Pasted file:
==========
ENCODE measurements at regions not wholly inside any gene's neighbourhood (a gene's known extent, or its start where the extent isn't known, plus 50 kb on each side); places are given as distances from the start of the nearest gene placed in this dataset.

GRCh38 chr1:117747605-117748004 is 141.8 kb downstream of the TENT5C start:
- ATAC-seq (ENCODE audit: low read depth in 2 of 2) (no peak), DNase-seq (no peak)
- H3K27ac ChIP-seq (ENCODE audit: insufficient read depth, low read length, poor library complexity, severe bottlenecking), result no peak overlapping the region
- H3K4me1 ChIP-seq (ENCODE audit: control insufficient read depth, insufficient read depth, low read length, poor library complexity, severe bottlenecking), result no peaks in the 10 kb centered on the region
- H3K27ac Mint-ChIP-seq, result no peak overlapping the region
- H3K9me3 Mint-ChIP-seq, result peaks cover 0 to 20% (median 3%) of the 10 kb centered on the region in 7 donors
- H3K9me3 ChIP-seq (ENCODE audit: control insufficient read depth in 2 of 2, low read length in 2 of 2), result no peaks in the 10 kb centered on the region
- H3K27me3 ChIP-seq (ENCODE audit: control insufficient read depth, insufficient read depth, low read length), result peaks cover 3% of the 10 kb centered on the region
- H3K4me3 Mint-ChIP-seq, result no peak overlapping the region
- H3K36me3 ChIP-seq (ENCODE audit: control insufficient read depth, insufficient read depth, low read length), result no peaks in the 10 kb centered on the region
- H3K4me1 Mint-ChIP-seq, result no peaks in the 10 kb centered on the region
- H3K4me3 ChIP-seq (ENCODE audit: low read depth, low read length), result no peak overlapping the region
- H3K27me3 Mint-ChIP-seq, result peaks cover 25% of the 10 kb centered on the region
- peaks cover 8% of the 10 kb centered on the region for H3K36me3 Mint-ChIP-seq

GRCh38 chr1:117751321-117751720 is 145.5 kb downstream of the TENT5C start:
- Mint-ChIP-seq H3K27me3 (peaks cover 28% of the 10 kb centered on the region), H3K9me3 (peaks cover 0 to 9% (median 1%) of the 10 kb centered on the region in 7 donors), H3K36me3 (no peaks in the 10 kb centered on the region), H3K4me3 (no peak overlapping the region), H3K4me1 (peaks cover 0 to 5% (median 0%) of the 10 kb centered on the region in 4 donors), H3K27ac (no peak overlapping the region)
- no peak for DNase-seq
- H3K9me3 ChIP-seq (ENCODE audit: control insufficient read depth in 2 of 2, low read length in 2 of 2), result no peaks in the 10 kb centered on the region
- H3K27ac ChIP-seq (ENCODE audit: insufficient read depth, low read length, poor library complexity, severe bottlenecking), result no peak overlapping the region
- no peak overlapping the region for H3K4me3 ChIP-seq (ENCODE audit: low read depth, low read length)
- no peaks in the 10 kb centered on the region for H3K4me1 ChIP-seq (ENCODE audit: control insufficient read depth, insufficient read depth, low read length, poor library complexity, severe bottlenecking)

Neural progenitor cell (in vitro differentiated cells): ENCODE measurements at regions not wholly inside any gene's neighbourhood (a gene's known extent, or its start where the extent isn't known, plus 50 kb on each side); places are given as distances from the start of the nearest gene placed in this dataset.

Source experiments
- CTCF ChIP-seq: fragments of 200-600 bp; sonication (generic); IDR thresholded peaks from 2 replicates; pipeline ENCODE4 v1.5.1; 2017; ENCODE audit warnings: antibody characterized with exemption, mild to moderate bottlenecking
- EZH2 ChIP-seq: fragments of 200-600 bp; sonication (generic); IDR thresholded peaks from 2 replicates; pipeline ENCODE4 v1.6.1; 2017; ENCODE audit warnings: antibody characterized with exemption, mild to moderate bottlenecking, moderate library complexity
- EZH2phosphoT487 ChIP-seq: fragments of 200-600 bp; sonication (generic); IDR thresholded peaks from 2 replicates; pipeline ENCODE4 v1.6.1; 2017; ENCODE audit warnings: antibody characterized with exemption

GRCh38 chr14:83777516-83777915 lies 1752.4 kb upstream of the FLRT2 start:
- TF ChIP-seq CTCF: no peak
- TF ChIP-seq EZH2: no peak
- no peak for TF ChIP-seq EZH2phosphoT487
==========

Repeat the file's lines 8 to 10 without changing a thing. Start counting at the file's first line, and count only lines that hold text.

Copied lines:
- H3K9me3 ChIP-seq (ENCODE audit: control insufficient read depth in 2 of 2, low read length in 2 of 2), result no peaks in the 10 kb centered on the region
- H3K27me3 ChIP-seq (ENCODE audit: control insufficient read depth, insufficient read depth, low read length), result peaks cover 3% of the 10 kb centered on the region
- H3K4me3 Mint-ChIP-seq, result no peak overlapping the region